Malacca & Penang: Exotic Delights

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Trishaw drivers hang outside the Dutch-style Stadthuys, or Town Hall, in Malacca.

Incomparable experiences lurk behind every corner in Malaysia’s eminent destinations.

Malaysia is awash with enthralling spots that can turn a trip there into an unrivaled experience for personal enrichment: The Langkawi Archipelago, for example, is a cluster of 99 islands just below the Thai border. Its unparalleled natural beauty is a potent magnet for those who want to encounter pure Malaysian coastal life. Then there’s Malaysian Borneo—with mountains and caves; orangutan sanctuaries; virgin rainforests where rhinoceros, cloud leopards, strange birds and gibbons are frequently sighted—a wonderland offering singular experiences.

“With such a fantastic array of activities,” says Mazlan Araju, Malaysia Tourism Promotion Board’s v.p., Western USA/Latin America, “we offer everything under the sun. Malaysia provides several advantages to tourists, including great value for their money, English is widely spoken and we are a land of friendly people. With such a multicultural and diverse population, Malaysia is truly Asia.”

It’s no surprise that Malaysia is a powerhouse destination, a land where extraordinary experiences are common. But to truly encounter the history, color, food and its well-known multiculturalism, one must spend some time in Malacca and Penang, the storied northern resort.


In fact, Malaysia starts with Malacca. This ancient city is for many the soul of the country—and perhaps nowhere in this tantalizing peninsula that drops like a chandelier earring separating the South China Sea from the Strait of Malacca is the “real” Malaysia more exposed.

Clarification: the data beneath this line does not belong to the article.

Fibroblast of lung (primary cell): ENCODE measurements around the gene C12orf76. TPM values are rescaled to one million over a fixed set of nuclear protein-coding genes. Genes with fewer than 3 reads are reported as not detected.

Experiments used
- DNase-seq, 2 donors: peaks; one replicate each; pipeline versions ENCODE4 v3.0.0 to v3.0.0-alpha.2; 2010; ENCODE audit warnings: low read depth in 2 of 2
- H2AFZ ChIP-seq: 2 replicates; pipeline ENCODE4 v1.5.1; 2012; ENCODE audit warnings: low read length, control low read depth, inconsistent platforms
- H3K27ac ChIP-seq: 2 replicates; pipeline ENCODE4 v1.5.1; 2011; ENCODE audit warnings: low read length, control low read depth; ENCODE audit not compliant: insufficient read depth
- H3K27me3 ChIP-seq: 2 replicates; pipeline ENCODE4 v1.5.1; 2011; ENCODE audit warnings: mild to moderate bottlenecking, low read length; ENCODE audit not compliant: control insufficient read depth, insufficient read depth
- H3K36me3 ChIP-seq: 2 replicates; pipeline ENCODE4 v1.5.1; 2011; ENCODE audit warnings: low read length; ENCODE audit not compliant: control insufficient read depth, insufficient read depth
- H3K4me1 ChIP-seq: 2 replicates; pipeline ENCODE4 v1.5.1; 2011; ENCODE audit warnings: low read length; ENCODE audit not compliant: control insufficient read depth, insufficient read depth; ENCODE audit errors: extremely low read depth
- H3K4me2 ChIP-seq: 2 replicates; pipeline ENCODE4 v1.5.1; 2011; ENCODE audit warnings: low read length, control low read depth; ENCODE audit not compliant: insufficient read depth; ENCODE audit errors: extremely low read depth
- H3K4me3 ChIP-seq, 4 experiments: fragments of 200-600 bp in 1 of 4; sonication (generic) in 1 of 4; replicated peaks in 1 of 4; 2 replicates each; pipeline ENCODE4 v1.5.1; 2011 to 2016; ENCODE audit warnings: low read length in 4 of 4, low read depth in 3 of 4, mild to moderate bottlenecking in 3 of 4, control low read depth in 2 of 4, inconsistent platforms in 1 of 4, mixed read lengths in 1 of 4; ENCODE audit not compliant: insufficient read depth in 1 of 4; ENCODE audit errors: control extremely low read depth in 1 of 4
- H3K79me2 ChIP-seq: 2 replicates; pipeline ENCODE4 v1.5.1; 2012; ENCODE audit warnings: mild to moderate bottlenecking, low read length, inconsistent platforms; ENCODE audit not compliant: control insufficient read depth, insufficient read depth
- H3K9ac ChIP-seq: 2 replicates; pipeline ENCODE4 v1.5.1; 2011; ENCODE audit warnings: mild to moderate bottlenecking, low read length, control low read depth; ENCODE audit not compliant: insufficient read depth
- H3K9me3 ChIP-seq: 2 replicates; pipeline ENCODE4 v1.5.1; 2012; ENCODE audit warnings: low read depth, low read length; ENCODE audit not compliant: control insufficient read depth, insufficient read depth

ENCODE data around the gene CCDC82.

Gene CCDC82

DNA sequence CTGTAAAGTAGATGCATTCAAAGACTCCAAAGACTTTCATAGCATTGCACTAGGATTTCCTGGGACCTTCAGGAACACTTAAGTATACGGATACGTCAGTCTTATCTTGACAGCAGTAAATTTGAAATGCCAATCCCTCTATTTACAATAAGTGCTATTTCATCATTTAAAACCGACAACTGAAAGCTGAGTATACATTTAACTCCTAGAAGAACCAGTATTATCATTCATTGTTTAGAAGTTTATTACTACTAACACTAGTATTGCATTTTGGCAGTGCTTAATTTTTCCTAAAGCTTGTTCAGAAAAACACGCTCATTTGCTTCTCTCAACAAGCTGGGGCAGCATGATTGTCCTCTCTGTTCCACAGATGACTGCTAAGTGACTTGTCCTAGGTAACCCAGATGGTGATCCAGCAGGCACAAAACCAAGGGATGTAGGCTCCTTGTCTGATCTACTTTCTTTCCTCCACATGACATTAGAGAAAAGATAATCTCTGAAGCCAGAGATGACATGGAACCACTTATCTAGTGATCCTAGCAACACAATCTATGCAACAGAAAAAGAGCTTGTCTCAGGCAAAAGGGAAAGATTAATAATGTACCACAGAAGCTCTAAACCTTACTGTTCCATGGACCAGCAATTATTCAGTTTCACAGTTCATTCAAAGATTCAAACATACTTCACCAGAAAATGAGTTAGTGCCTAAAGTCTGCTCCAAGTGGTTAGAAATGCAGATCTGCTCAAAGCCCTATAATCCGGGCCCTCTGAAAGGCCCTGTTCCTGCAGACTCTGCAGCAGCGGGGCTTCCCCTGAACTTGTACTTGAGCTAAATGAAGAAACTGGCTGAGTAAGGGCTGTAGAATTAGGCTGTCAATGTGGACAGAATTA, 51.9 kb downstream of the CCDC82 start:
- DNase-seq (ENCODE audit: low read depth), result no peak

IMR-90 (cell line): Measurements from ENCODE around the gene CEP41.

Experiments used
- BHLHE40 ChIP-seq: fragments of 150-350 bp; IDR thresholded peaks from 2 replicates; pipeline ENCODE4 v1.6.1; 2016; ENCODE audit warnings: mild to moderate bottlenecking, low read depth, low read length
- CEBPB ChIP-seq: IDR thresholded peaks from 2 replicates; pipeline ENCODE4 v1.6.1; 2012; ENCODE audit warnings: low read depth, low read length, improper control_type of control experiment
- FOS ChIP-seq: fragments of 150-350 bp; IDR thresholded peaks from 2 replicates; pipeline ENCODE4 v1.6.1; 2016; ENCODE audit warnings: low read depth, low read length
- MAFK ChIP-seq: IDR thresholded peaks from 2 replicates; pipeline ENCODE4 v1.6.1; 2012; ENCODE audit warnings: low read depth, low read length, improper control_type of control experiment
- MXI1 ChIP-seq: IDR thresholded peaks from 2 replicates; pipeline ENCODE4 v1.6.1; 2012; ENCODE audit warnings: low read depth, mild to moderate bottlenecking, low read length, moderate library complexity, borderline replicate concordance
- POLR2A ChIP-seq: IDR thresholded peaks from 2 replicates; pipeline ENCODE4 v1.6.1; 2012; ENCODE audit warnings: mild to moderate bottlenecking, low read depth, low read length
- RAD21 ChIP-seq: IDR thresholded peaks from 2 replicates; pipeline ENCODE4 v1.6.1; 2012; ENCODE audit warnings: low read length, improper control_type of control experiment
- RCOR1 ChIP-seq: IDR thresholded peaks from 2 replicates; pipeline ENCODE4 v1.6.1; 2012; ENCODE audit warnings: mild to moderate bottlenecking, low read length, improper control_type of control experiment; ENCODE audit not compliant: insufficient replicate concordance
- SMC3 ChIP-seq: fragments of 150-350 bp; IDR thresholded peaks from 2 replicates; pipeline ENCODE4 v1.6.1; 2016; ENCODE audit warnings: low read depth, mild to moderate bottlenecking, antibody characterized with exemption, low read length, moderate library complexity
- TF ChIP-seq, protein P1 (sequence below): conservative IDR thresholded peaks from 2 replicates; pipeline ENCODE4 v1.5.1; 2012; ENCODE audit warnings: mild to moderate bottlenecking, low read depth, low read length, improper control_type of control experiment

In this town of about 800,000, the Malaysian experience and energy is so strong and diverse that if one could harness it, Malaysia would glow for years. You come expecting a typical dog-eared Southeast Asian town and leave with the robust impression that Malacca is one of Asia’s most appealing destinations.

Of course, it’s nearly impossible to gain a complete perception of Malacca—or anywhere else for that matter—without having spent considerable time exploring its most intimate nooks to experience first-hand its singular appeal. But those willing to linger for, say a week or two, will have had a savory sample of an incomparable culture.

A whole new world opens upon reaching Malacca.

You know what it smells like when you open an old, dusty trunk that belonged to your grandparents. That’s the smell of Malacca, a city founded on myth and greed.

The myth says that it came to be in 1396 when a Hindu nobleman, a direct descendant of Alexander the Great, fell asleep and dreamed of building a capital for his sultanate. The greed came in 1511 when the Portuguese landed to establish one of the first Western outposts in Asia to monopolize the spice trade. They built a fort on the highest hill to protect the Strait of Malacca so as to keep antagonistic Malay lords in line and other Europeans from intruding.

The Portuguese married Malay women and amassed great wealth until the Dutch drove them out, only to be squeezed out themselves by the British in 1824.

Although it is the oldest city in the country, Malacca is neither Dutch nor British. It’s more Chinese than most cities in China, and yet during Holy Week Portuguese-Malay Catholics hold elaborate processions through the streets, marching past Hindu and Buddhist temples and Moslem mosques. It’s an uncanny spectacle.

There’s no place in Malaysia where the evidence of colonialism is as strong. Parts of it look like they fell asleep centuries ago and refuse to wake up, slumbering in a mishmash of architectural styles from various cultures. Decaying Western-style colonial homes painted in gaudy pastels have Buddhist spirit houses near the front door. A replica of a 16th century Portuguese merchantman is docked between Malaysian fishing boats in the river and women in Moslem hijabs tour the Medan Portugis, the lively square where Eurasian street minstrels sing sad Portuguese songs their grandmothers learned from their great grandmothers.

In the outskirts of Malacca, travelers game enough to see what ancient life was like a century or so ago here should stop in Paya Rumput to visit a castle built in the 1800s and is today a national landmark. It’s surrounded by teak trees and is all fine, hand-carved panels and sliding doors. Not one single metal nail was used in its construction and the sections mesh with the precision of a jigsaw puzzle.